US & Canada

March for Our Lives: 'The world is on our side'

Joaquin and Victoria Image copyright Marianna Brady
Image caption Joaquin's last photo on his Instagram before he was shot was with Victoria

Valentine's Day started off as a great day for Victoria Gonzalez.

"Joaquin and I exchanged gifts in the morning and he walked me to class. I was so happy," she said.

Later that day, Victoria, 17, would learn that her boyfriend, Joaquin Oliver, was one of 17 people shot and killed at Marjory Stoneman Douglas High School.

"It was a nightmare. We didn't get answers about Joaquin until two in the morning," said Joaquin's cousin Mariana Rocha, bouncing her year-old son on her hip at the March for Our Lives rally in Washington DC.

The 29-year-old Marjory Stoneman Douglas alumna said she is now too afraid to put her young son in school and will instead teach him at home.

"It's just not safe," she said as her eyes welled with tears.

Students and alumni from the Parkland, Florida school stayed close together in the crowd as thousands gathered around them in the US capital city and in solidarity across 800 cities worldwide.

"Justice for Parkland" chants rang out and a powerful six-minute speech by survivor, and now activist, Emma Gonzalez, moved the audience.

She fell silent for a matter of minutes as tears streamed down her cheeks, before an alarm prompted her to begin speaking again.

Six minutes and 20 seconds had passed since she took the stage.

That's how long it took the gunman to kill her classmates.

Image copyright Reuters
Image caption A tearful Emma Gonzalez during her minutes of silence

School shootings are nothing new in the US.

Columbine, Sandy Hook, Virginia Tech - the list continues to grow.

But unlike other shootings that flicker in and out of the news, the students from Marjory Stoneman Douglas have turned their grief into a movement since the 14 February massacre.

It's the deadliest school shooting since 2012, when 26 people - many of whom were between the ages of six and seven - were killed in Sandy Hook, Connecticut.

Image caption "No more silence, end gun violence" reads Monica's sign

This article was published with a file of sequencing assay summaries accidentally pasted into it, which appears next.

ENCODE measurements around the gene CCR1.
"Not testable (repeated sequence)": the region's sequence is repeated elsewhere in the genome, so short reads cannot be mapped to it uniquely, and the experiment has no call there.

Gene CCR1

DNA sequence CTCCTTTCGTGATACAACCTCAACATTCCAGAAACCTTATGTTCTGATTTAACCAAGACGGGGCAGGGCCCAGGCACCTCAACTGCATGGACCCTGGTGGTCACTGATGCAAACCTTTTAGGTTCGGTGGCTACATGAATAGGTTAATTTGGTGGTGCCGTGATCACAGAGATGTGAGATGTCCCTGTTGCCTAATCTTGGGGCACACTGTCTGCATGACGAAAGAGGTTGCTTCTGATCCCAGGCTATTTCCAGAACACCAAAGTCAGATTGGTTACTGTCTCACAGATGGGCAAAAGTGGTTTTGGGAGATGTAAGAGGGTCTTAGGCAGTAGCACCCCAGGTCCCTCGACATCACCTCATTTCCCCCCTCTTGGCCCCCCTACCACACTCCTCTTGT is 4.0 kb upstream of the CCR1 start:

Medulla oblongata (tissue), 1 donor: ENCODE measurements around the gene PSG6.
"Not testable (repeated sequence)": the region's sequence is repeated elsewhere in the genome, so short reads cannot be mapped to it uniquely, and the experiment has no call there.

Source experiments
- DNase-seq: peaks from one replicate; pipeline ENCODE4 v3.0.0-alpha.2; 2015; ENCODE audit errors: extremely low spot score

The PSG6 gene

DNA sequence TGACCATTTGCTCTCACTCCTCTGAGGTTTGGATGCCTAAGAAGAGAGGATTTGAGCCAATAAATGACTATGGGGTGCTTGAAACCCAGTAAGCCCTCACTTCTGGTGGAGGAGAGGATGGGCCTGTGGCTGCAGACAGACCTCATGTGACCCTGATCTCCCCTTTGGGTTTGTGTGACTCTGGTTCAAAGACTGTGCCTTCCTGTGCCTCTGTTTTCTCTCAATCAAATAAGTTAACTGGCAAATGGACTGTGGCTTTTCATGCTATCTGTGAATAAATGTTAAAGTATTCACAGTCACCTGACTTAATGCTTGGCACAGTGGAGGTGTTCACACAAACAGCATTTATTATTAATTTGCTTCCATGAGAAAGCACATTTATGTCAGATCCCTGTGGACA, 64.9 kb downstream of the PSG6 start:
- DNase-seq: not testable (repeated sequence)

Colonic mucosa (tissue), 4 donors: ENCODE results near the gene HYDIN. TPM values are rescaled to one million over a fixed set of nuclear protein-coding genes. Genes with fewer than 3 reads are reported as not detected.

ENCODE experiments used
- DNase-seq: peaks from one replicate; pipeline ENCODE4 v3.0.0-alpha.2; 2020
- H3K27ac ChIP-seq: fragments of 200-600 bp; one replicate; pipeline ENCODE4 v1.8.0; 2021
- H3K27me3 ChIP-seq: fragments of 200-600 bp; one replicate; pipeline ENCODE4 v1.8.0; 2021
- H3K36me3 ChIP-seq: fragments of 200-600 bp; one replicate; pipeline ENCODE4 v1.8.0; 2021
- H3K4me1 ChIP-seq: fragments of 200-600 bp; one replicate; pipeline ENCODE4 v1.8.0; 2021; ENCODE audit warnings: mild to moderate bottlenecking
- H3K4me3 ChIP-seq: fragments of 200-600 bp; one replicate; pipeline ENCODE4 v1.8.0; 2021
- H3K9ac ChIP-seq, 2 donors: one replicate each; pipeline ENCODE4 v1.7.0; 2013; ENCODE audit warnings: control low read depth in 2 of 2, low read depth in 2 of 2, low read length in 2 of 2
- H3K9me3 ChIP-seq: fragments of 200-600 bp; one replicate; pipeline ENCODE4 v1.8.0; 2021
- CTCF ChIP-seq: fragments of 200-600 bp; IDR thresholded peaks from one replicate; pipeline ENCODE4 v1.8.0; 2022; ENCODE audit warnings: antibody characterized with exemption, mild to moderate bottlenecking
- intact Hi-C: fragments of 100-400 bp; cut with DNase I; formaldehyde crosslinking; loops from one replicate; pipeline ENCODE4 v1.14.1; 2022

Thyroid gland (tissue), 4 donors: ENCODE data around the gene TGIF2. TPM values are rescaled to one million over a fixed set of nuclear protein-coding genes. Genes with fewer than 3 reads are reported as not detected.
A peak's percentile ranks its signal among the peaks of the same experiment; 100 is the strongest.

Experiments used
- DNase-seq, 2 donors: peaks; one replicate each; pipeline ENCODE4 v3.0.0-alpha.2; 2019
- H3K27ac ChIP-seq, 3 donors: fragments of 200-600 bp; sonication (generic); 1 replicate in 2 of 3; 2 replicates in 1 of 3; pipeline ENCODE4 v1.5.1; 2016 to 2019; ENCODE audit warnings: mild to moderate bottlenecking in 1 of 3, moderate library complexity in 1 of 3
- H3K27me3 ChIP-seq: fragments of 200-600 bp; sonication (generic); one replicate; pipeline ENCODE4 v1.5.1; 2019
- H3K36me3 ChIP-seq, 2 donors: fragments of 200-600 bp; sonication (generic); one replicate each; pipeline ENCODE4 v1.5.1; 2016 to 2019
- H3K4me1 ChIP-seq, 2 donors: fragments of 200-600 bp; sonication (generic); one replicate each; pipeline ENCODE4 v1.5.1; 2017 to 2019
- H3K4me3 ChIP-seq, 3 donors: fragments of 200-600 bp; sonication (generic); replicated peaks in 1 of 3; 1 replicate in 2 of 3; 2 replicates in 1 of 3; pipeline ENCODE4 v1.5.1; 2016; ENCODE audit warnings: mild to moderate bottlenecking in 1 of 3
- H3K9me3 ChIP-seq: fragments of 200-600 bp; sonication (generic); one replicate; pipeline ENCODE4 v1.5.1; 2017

Maryland high school student Monica Valdez, 16, said she was inspired by the Parkland survivors and is in Washington DC to make a change.

"I think about hiding spots when I walk into school. It's not normal. We shouldn't have to live like this," she said.

Some may attribute the momentum for gun control to this young generation's social media savviness or charisma, but the Parkland students have managed to amass millions of followers in their fight against guns.

Young people from across the nation spoke out on Saturday about how guns have plagued their childhoods.

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Media caption"He pulls out a silver pistol and points it in my face" - student Mya Middleton speaks of her chilling encounter with a gunman

"If the Parkland kids hadn't started this none of this would have happened. We've never had this kind of a movement for gun control," said Bonnie Crawford, 40, who flew in from Portland, Oregon to join the march.

"I'm totally inspired by these students," said John Newman, 77.

"Now we just need to get these young people to get out and vote for new politicians that will change the laws".

But people across the country remain divided on a solution to gun violence.

While some call for the ban of military-style assault weapons and even guns altogether, others seek to arm teachers and officers in schools as a means of protection.

Hannah Snelling, 19, was a survivor of a school shooting two years ago and is now at university studying to become a teacher.

Image caption Hannah Snelling and her mother, Susan

She said that many of her classes are filled with discussions about how to protect students, not teach them.

"You can't stop violence with more violence," said Hannah, who favours stricter gun laws and travelled from rural Ohio for the march.

Image caption Anne Riley, a former police officer, says she's against machine guns

Former police officer and current gun owner Anne Riley said, "I'm not in favour of guns".

"People get killed more than guns are used for safety in this country," the 80-year-old said.

Image copyright Eirann Cohen
Image caption People marched around the world to have their voices heard

But once the streets are emptied, the stages torn down and the protest signs piled up in trash bins after Saturday's march, the Marjory Stoneman Douglas students say they will keep going.

Victoria still says Valentine's Day morning before Joaquin was killed was the happiest she'd ever been.

On the last Instagram photo he posted before he died, Joaquin wrote about Victoria: "Thank you lord for putting a greater blessing than I could ever imagine into my life this past year. I love you with all my heart bub, I could never thank you enough for all you have done for me."

Image caption Victoria marched with friends and held a sign of her late, Joaquin Oliver

"I'm very thankful," Victoria said of their last hours together.

"It gives me a lot of hope seeing how many people are out here supporting us," she said as she looked at the surrounding crowd.

"It feels like the whole entire world is on our side."

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